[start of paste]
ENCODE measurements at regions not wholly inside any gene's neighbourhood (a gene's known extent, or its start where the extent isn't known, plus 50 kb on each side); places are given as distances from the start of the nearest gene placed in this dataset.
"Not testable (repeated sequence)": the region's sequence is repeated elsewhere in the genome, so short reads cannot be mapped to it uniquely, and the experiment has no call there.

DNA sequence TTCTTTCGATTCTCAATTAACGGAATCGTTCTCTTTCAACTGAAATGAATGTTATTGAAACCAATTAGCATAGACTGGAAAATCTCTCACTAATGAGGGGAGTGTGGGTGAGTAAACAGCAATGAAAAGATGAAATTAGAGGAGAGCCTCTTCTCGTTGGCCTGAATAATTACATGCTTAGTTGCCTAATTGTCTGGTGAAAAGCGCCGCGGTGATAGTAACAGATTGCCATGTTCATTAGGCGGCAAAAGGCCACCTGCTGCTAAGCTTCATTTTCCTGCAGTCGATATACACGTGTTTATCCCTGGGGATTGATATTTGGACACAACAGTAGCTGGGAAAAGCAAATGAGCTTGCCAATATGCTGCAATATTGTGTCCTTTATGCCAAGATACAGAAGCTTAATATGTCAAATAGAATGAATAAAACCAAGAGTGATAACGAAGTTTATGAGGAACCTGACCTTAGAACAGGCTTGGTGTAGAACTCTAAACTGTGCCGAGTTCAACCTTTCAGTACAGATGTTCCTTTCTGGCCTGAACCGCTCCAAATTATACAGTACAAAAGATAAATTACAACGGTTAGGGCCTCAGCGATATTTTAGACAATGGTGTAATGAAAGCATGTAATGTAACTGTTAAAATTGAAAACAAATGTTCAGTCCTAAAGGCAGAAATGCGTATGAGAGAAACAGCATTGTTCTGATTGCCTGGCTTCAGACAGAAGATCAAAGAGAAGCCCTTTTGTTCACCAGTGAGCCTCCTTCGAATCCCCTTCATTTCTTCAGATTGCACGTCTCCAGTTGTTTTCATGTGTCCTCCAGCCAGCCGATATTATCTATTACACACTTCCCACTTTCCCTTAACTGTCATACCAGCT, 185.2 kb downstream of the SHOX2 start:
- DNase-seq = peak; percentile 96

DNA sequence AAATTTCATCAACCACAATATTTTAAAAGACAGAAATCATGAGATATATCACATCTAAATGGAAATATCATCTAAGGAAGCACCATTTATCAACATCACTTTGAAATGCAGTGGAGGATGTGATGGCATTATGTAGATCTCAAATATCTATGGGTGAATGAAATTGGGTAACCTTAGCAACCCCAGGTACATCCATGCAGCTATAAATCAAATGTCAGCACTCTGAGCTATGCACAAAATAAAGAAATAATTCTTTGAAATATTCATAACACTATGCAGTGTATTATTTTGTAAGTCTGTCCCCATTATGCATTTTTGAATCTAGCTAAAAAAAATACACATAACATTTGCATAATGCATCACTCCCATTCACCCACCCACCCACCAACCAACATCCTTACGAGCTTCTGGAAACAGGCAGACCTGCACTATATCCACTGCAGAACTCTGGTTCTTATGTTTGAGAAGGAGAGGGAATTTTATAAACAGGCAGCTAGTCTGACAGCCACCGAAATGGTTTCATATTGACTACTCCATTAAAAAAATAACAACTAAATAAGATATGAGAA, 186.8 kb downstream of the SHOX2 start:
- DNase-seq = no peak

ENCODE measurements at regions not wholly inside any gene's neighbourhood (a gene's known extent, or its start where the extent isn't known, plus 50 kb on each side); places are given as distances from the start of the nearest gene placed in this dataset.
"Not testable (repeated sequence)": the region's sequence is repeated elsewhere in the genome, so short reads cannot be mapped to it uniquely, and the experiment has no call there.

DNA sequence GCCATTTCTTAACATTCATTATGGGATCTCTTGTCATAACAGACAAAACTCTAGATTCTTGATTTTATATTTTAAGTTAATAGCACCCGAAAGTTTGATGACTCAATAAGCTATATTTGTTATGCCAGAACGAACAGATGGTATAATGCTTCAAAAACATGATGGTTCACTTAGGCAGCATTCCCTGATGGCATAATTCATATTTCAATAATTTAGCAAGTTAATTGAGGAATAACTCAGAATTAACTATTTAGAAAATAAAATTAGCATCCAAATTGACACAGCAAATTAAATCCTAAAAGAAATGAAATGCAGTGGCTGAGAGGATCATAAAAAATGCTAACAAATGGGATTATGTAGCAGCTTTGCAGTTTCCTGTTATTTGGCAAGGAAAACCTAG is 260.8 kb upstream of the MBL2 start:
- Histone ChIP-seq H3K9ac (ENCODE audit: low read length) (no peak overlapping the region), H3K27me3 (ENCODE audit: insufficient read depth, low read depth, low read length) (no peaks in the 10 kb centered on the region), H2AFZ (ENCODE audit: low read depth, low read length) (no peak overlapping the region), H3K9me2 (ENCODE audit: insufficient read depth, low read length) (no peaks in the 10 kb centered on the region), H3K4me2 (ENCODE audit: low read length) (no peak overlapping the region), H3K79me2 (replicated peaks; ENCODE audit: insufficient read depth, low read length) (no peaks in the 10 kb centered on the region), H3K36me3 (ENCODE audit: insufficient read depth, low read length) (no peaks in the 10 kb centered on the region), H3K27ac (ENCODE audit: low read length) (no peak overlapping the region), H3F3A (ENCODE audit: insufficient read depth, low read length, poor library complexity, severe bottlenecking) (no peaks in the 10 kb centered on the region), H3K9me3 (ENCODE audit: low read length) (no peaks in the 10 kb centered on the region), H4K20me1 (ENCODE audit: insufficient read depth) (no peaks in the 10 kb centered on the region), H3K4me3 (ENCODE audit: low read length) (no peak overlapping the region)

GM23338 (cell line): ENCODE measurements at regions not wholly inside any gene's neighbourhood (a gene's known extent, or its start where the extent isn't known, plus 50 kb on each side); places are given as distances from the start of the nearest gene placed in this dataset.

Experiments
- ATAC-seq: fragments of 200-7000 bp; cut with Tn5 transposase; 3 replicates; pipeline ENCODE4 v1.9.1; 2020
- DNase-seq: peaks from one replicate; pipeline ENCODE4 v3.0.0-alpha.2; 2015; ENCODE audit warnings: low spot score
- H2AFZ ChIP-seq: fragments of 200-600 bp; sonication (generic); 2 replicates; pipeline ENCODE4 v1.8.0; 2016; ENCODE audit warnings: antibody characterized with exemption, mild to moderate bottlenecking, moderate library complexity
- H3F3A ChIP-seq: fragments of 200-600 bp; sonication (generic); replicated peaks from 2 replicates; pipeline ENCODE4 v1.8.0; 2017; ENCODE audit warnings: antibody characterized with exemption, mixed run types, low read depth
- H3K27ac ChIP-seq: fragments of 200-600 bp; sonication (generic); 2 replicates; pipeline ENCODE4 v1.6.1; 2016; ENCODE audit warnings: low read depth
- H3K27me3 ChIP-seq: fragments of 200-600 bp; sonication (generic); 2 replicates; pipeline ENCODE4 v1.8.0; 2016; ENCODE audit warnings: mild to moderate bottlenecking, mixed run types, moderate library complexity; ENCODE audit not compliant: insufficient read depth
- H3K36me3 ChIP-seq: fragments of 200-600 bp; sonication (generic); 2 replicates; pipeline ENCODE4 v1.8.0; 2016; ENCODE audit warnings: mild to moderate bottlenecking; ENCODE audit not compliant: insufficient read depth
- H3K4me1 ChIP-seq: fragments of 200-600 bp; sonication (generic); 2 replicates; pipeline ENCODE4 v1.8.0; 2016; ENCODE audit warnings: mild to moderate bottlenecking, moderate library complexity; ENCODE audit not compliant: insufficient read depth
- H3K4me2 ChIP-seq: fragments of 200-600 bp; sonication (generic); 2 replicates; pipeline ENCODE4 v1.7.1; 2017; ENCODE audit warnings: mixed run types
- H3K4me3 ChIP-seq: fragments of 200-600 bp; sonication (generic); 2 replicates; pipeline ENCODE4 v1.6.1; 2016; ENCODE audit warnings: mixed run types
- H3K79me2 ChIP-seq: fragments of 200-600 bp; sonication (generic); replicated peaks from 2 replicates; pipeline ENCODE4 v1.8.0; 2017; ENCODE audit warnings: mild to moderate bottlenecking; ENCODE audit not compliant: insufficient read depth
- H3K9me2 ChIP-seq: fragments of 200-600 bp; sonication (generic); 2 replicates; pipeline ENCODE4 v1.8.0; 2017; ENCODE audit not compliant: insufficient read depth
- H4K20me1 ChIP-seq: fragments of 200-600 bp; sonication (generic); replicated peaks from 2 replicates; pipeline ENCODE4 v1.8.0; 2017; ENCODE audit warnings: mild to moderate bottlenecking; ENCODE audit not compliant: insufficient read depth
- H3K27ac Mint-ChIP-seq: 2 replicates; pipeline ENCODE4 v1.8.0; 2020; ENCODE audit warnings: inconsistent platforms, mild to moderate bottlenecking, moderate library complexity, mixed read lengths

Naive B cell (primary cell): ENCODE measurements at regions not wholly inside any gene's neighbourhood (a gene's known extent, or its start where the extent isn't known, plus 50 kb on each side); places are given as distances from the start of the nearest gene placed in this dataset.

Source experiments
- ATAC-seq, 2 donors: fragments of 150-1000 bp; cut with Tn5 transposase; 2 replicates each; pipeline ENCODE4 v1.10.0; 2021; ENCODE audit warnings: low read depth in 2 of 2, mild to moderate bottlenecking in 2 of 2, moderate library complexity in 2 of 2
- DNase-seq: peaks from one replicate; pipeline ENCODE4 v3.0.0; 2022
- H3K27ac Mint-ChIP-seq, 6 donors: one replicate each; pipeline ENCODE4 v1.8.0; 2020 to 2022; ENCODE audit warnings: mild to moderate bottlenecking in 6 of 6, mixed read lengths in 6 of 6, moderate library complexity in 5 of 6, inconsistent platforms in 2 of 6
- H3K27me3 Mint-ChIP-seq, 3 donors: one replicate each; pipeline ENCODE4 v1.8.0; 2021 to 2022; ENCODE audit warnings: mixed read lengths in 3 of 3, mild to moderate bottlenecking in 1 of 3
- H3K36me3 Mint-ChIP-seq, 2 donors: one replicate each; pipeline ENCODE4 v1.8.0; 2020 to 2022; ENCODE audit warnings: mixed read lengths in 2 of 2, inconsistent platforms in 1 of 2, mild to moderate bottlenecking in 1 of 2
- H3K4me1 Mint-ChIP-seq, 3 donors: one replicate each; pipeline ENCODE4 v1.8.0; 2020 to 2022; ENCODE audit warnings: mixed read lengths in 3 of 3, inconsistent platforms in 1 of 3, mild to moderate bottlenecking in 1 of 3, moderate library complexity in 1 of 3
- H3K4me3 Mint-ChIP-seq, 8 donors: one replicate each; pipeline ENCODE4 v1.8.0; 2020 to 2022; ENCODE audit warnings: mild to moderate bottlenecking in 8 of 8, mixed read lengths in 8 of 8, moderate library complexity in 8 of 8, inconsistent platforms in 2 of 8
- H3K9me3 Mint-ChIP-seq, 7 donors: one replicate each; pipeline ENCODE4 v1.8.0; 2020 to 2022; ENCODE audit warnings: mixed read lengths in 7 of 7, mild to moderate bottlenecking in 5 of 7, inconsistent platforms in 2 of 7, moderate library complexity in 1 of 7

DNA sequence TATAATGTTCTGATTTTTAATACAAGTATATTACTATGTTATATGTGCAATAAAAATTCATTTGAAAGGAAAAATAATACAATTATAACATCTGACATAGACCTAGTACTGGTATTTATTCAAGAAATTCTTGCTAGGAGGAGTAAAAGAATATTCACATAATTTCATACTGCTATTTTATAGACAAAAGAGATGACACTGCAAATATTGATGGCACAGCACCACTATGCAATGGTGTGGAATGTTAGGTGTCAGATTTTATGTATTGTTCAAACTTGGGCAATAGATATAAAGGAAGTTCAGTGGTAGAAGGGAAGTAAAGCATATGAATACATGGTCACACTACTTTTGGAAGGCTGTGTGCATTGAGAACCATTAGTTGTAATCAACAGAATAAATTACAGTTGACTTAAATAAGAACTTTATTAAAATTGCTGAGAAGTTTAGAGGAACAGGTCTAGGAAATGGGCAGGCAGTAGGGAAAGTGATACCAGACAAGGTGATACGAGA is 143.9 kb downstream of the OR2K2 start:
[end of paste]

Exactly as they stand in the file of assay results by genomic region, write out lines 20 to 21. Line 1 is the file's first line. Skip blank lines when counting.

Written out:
- H3K4me1 ChIP-seq: fragments of 200-600 bp; sonication (generic); 2 replicates; pipeline ENCODE4 v1.8.0; 2016; ENCODE audit warnings: mild to moderate bottlenecking, moderate library complexity; ENCODE audit not compliant: insufficient read depth
- H3K4me2 ChIP-seq: fragments of 200-600 bp; sonication (generic); 2 replicates; pipeline ENCODE4 v1.7.1; 2017; ENCODE audit warnings: mixed run types